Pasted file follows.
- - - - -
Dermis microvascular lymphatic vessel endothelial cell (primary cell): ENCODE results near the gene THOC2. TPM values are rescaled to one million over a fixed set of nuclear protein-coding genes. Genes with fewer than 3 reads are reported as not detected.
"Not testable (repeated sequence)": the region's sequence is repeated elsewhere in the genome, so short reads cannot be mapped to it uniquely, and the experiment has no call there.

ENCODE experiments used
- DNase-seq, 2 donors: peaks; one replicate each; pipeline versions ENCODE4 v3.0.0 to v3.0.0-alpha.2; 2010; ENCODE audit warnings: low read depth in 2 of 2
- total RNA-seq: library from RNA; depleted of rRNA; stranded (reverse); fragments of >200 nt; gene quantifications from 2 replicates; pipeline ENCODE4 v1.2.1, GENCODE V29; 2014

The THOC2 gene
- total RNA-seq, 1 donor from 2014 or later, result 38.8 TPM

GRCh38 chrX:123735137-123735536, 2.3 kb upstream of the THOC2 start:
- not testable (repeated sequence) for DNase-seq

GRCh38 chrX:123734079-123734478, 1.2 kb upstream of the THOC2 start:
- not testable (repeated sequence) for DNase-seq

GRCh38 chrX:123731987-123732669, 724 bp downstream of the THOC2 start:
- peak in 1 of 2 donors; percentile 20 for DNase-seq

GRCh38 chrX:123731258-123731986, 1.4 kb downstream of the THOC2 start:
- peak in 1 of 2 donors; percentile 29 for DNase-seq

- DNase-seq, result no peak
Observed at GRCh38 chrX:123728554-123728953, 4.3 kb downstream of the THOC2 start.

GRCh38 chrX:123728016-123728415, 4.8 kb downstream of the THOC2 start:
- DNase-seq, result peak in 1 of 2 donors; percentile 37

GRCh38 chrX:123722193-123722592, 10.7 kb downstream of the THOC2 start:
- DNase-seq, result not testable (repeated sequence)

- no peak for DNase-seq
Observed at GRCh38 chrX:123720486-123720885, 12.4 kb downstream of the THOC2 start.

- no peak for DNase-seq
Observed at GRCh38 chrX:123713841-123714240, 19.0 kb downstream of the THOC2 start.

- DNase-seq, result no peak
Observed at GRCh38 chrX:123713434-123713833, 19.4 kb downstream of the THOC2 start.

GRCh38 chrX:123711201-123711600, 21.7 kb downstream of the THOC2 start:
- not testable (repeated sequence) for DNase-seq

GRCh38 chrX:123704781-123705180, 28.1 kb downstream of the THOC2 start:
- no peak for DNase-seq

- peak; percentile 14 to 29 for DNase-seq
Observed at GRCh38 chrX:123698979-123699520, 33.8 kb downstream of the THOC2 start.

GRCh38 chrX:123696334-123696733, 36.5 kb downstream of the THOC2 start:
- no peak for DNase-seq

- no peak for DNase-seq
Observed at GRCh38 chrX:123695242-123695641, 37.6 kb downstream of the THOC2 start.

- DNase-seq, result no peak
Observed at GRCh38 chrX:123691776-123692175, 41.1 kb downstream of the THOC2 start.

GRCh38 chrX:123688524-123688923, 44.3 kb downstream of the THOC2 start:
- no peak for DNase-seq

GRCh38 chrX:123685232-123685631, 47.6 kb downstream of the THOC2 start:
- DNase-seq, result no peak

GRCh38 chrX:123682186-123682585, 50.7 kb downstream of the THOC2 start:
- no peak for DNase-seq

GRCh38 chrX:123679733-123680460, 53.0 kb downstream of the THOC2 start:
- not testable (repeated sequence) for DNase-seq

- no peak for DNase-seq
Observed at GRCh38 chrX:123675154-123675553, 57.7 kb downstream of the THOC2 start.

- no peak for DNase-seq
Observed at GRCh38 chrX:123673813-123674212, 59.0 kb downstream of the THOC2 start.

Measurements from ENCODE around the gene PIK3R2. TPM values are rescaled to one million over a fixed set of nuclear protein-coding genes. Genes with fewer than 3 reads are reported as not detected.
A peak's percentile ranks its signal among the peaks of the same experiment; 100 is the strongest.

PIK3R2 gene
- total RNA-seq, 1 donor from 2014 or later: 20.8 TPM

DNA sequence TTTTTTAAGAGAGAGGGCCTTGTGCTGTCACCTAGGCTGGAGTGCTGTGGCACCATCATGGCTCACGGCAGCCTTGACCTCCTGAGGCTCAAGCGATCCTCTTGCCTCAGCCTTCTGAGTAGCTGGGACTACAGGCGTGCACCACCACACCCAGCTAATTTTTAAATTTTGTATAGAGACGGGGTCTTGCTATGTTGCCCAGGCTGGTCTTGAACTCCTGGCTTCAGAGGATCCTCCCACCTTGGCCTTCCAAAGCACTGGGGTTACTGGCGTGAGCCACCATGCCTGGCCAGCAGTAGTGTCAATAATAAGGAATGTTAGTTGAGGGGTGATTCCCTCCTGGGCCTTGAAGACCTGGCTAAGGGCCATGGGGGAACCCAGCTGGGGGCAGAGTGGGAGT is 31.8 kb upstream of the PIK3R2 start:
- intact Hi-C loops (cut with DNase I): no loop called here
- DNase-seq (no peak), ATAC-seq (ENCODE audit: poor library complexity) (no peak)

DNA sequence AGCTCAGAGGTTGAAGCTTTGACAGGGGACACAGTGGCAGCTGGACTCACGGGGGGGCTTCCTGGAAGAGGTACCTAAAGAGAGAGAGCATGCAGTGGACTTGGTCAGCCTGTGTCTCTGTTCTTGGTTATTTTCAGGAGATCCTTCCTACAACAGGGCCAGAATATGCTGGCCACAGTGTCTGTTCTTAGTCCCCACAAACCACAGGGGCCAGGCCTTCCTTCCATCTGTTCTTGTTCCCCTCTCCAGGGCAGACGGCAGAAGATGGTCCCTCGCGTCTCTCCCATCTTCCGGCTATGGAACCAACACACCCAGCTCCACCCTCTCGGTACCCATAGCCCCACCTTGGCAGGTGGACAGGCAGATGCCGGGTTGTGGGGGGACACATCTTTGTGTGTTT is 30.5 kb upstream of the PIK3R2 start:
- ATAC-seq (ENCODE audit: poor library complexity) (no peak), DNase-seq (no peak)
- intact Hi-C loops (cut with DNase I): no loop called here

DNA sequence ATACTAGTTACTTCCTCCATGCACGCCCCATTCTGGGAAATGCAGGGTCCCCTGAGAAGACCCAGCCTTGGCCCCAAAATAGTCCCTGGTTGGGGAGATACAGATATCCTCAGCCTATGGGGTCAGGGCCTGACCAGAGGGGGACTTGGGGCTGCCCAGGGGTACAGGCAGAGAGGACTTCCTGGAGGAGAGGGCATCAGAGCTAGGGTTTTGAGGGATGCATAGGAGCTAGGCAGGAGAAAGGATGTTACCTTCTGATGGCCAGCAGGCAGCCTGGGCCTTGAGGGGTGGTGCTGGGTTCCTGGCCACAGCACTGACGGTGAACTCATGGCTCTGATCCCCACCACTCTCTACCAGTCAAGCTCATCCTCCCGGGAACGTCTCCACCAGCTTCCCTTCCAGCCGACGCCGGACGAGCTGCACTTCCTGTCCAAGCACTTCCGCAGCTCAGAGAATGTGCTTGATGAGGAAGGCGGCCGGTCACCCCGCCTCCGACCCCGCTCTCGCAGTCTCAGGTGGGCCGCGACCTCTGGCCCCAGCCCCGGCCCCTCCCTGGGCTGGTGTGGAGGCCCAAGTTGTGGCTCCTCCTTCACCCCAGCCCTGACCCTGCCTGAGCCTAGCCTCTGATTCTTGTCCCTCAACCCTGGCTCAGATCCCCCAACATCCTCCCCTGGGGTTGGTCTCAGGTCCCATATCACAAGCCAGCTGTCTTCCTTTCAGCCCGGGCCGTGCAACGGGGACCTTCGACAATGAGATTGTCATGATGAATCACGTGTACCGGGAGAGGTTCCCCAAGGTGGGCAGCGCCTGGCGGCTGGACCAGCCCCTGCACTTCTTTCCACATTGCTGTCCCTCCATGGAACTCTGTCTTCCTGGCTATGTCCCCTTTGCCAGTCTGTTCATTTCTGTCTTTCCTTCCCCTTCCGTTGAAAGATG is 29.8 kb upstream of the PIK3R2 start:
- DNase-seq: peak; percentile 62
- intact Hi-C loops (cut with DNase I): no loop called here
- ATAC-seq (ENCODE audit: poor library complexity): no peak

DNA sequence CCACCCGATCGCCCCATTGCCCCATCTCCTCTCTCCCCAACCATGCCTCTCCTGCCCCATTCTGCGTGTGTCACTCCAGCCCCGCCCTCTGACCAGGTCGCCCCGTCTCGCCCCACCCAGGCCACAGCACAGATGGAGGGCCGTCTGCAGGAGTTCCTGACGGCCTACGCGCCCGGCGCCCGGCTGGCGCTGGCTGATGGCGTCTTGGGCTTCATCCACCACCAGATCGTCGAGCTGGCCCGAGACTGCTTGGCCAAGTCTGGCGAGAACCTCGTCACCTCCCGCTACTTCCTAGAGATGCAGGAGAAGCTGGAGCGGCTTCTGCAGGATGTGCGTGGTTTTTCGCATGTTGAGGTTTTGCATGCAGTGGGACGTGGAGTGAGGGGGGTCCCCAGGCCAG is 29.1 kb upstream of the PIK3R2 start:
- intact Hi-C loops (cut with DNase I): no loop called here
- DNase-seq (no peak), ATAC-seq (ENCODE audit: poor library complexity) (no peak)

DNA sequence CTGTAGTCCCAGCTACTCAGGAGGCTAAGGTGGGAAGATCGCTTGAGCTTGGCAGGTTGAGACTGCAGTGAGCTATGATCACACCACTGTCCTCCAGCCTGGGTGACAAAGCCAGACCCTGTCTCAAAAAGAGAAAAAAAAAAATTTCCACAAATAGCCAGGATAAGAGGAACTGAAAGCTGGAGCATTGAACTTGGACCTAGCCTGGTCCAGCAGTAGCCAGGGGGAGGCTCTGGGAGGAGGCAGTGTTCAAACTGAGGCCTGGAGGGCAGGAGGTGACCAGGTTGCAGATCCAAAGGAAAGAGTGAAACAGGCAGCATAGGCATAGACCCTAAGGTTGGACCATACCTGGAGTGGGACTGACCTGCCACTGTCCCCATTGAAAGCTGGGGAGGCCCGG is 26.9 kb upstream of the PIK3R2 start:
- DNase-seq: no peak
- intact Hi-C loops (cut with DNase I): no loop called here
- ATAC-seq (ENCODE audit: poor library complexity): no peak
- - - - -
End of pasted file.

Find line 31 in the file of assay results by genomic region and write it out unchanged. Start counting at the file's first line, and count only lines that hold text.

- no peak for DNase-seq